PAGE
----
‘Sprouting and Other Tales of the Curious’.
An anthology written by Asa Wheatley.
Art by Sammy Ward, Michelle Marhan, Kat Willot and Emma Gravelling.
Currently running on Kickstarter here https://www.kickstarter.com/projects/asawheatley/sprouting-and-other-tales-of-the-curious
This is an anthology title that Asa Wheatley, who has written all the stories, sent me this week. The writer has gathered a number of artists for this endeavour and this comic consists of three stories and one text piece with illustrations. I loved the cover idea of the character peering out at the reader. An image that would definitely make me reach for it on the shelf.
I thought that I might take each story and give it a spoiler free (as best I can) review.
First up is:
Art by Sammy Ward.
This is an environmental folk horror that has an interesting premise. It is a solid story and probably the best art of the anthology. It has a number of well paced twists and ends on a satisfying note.
It is bookended by the same image and I have to admit that beyond a rather trite and obvious reason I can’t work out why. It includes nudity as well but this is completely in keeping with the story and never strays beyond what is required.
The art reminds me of a solid looking webcomic but moments could do with some anatomical corrections (especially in the first couple of pages). The colouring could also do with some more rendering and there is a grass effect that looks like it’s been applied with a scrubbing brush and distracts from the scene and simply doesn’t work. Some of the big blocks of colour are often too bright especially on a tablet screen.
‘A Witch’s Penance’.
Art by Michelle Marhan.
This is an historical drama with a lot of running about in the woods.
Panel one on page one of this story is incredibly overwritten and in a mechanical looking font that really doesn’t work with the tone of the story. The balloons are generally formatted badly throughout (leaving too much white space) and it may help in the future to get a letterer on board to give the whole issue a tweak.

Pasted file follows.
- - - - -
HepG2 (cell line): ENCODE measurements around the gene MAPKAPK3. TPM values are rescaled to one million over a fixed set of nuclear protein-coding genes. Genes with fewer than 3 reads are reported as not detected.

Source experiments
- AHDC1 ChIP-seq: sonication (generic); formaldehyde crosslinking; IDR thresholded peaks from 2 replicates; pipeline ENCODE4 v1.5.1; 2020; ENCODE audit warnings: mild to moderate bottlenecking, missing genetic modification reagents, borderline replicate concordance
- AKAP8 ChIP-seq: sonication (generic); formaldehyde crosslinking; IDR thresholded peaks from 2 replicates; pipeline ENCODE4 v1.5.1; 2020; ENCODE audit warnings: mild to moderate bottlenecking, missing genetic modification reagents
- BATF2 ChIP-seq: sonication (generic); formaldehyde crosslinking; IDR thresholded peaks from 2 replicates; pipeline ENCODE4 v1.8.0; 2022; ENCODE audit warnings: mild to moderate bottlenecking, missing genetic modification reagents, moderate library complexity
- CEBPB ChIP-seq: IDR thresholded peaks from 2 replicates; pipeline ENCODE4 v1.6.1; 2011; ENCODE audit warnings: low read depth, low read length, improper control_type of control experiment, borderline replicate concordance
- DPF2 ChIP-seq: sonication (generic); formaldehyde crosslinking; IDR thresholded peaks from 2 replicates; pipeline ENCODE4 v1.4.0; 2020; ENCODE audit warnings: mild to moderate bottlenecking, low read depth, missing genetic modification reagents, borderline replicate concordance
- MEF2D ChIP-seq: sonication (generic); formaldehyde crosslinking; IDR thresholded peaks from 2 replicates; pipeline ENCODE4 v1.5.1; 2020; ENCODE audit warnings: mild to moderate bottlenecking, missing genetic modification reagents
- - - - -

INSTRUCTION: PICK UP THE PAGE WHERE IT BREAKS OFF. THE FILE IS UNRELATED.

The writer and artist seem to add characters at the start of the story in each panel and swing the camera about constantly 180 degrees so that it’s hard to keep up with who is who. The art works well enough but suffers on occasion with a lack of background and a bright single colour added behind the characters instead of trees and olde worlde houses or something similar. The below child also seems to have a strangely huge hand?
I lost track a little of so many characters and all the running and chasing. I think that this suffers from having too much story in too little pages. I would also add that in a setting that should be full of dirt and grime this has a lot of very fresh faced individuals with similar facial features. I’d love to see this artist add more lines, more character (maybe a touch of the grotesque caricature where useful) and tone down that colour palette.
One of the pages works fine however in general terms and that’s the one (slight spoilers) where the villain has one of the heroes caught against a tree in the forest. This has just the right amount of pacing and words, although it suffers from a reveal that doesn’t show enough of the character in the panel/setting.
‘Hanging in the Darkness’.
Art by Kat Willot.
This is a good try at a Victorian haunted house story. It has a likeable central character and a twist in the ending conclusion. It is sadly also the story that I enjoyed the least.
It really suffers again in the art and the lettering. The art has an amateur and unprofessional look that could really do with some time spent on perspective, figure drawing and colour. I wont spoil the end but something happens that is clearly intended to have a shock quality. This is diluted due to the scene you are presented with in both the composition, it should be full and in your face, and in the actual ‘thing’ that is drawn. There’s also a real issue with an attempt at shadow and colour that could be addressed in this big panel. At a guess it appears that the pages have been scanned in and there has been no attempt to bring up the value of the blacks, the page has then been digitally coloured.
The lettering uses two separate fonts and one is a real chore to decipher as you can see above. The other font used is too far the other way and is plain and drab and dull and badly shaped.
Illustrations by Emma Gravelling.
This is a text story that I have to admit to not having read. The spot illustrations by Gravelling are great but the text itself is all in capitals and spaced strangely.
Overall this was a a comic that attempts to set up a fantasy style gothic themed atmosphere that is let down by some overwritten scenes, some lacklustre lettering and on occasion some artwork in need of quite a few tweaks.
But that’s just my opinion as it’s already met it’s amount on Kickstarter. It may be your thing so go ahead and please pledge if it is.
Many thanks for reading.